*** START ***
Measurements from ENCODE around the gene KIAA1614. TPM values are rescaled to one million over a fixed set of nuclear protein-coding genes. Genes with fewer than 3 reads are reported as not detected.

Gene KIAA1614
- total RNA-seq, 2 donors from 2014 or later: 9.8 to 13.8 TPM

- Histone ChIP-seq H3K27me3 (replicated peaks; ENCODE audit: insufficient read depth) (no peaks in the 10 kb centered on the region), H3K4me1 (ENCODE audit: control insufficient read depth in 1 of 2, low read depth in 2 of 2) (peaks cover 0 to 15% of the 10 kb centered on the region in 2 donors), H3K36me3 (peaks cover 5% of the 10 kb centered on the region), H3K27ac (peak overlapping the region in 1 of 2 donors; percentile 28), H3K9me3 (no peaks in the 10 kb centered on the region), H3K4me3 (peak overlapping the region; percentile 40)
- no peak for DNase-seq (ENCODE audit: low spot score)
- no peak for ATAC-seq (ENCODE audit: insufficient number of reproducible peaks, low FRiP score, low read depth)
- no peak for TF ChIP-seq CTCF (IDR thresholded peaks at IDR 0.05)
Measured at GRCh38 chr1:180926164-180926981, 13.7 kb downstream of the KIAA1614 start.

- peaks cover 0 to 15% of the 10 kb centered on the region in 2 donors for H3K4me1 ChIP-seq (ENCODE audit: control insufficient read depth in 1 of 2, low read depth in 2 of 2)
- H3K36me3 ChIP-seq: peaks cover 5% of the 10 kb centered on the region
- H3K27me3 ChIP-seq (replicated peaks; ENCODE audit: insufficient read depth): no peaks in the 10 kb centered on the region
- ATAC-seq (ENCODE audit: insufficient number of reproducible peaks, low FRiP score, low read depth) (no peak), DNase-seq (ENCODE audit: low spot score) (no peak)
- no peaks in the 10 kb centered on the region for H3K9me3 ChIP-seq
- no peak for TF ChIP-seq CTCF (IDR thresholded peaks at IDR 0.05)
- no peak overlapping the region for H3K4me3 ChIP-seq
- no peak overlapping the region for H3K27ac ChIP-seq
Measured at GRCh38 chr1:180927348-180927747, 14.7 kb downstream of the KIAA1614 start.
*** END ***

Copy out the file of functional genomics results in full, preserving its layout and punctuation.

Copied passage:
Measurements from ENCODE around the gene KIAA1614. TPM values are rescaled to one million over a fixed set of nuclear protein-coding genes. Genes with fewer than 3 reads are reported as not detected.

Gene KIAA1614
- total RNA-seq, 2 donors from 2014 or later: 9.8 to 13.8 TPM

- Histone ChIP-seq H3K27me3 (replicated peaks; ENCODE audit: insufficient read depth) (no peaks in the 10 kb centered on the region), H3K4me1 (ENCODE audit: control insufficient read depth in 1 of 2, low read depth in 2 of 2) (peaks cover 0 to 15% of the 10 kb centered on the region in 2 donors), H3K36me3 (peaks cover 5% of the 10 kb centered on the region), H3K27ac (peak overlapping the region in 1 of 2 donors; percentile 28), H3K9me3 (no peaks in the 10 kb centered on the region), H3K4me3 (peak overlapping the region; percentile 40)
- no peak for DNase-seq (ENCODE audit: low spot score)
- no peak for ATAC-seq (ENCODE audit: insufficient number of reproducible peaks, low FRiP score, low read depth)
- no peak for TF ChIP-seq CTCF (IDR thresholded peaks at IDR 0.05)
Measured at GRCh38 chr1:180926164-180926981, 13.7 kb downstream of the KIAA1614 start.

- peaks cover 0 to 15% of the 10 kb centered on the region in 2 donors for H3K4me1 ChIP-seq (ENCODE audit: control insufficient read depth in 1 of 2, low read depth in 2 of 2)
- H3K36me3 ChIP-seq: peaks cover 5% of the 10 kb centered on the region
- H3K27me3 ChIP-seq (replicated peaks; ENCODE audit: insufficient read depth): no peaks in the 10 kb centered on the region
- ATAC-seq (ENCODE audit: insufficient number of reproducible peaks, low FRiP score, low read depth) (no peak), DNase-seq (ENCODE audit: low spot score) (no peak)
- no peaks in the 10 kb centered on the region for H3K9me3 ChIP-seq
- no peak for TF ChIP-seq CTCF (IDR thresholded peaks at IDR 0.05)
- no peak overlapping the region for H3K4me3 ChIP-seq
- no peak overlapping the region for H3K27ac ChIP-seq
Measured at GRCh38 chr1:180927348-180927747, 14.7 kb downstream of the KIAA1614 start.